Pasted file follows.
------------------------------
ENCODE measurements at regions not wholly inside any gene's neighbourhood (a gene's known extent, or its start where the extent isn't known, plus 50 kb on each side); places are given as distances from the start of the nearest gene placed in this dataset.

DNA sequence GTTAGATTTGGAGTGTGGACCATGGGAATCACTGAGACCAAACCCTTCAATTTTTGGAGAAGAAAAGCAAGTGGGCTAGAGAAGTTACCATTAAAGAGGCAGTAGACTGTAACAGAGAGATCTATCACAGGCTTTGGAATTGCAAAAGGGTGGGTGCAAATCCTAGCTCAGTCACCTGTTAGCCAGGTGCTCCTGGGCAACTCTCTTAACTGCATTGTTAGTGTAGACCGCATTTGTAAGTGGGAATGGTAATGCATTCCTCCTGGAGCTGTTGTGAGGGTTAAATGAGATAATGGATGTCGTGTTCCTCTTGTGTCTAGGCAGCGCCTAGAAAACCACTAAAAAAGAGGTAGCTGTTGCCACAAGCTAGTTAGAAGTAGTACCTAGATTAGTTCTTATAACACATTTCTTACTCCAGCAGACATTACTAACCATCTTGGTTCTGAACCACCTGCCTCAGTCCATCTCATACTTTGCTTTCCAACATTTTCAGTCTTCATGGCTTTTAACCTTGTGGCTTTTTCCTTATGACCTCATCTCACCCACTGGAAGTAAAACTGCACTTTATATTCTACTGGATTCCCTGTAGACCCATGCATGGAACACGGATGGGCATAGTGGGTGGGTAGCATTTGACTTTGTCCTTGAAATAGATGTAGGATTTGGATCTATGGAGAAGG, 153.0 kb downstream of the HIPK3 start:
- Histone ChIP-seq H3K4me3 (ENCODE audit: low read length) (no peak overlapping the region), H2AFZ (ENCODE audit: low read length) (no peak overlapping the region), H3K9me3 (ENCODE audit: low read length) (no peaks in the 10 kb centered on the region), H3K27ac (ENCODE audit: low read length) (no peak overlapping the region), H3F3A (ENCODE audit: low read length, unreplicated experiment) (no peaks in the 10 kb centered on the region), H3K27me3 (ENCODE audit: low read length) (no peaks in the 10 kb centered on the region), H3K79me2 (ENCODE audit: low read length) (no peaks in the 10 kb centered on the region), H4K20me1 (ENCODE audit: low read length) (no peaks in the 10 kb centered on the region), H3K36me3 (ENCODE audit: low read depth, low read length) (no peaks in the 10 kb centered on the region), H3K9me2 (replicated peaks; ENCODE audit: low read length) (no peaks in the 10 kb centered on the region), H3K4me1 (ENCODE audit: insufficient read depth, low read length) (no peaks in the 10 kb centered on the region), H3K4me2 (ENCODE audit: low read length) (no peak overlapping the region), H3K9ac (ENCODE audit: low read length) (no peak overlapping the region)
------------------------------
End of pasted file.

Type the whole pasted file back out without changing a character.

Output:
ENCODE measurements at regions not wholly inside any gene's neighbourhood (a gene's known extent, or its start where the extent isn't known, plus 50 kb on each side); places are given as distances from the start of the nearest gene placed in this dataset.

DNA sequence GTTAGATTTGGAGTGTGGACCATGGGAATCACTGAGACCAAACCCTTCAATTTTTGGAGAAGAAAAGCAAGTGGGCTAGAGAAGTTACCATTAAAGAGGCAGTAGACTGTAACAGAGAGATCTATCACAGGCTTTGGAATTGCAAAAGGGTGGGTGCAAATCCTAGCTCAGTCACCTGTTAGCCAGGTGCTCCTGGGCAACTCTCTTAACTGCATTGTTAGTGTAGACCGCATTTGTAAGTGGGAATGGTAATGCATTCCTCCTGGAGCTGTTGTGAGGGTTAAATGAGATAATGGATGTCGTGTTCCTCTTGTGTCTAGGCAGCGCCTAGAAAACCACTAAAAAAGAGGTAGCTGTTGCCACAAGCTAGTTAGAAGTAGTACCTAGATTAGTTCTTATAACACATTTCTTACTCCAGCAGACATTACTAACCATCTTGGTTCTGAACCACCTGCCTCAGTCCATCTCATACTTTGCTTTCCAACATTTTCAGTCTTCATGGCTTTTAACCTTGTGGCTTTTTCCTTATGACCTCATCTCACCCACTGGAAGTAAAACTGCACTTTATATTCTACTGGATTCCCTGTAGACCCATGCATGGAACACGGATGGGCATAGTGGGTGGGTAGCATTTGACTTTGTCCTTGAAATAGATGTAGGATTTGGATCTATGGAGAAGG, 153.0 kb downstream of the HIPK3 start:
- Histone ChIP-seq H3K4me3 (ENCODE audit: low read length) (no peak overlapping the region), H2AFZ (ENCODE audit: low read length) (no peak overlapping the region), H3K9me3 (ENCODE audit: low read length) (no peaks in the 10 kb centered on the region), H3K27ac (ENCODE audit: low read length) (no peak overlapping the region), H3F3A (ENCODE audit: low read length, unreplicated experiment) (no peaks in the 10 kb centered on the region), H3K27me3 (ENCODE audit: low read length) (no peaks in the 10 kb centered on the region), H3K79me2 (ENCODE audit: low read length) (no peaks in the 10 kb centered on the region), H4K20me1 (ENCODE audit: low read length) (no peaks in the 10 kb centered on the region), H3K36me3 (ENCODE audit: low read depth, low read length) (no peaks in the 10 kb centered on the region), H3K9me2 (replicated peaks; ENCODE audit: low read length) (no peaks in the 10 kb centered on the region), H3K4me1 (ENCODE audit: insufficient read depth, low read length) (no peaks in the 10 kb centered on the region), H3K4me2 (ENCODE audit: low read length) (no peak overlapping the region), H3K9ac (ENCODE audit: low read length) (no peak overlapping the region)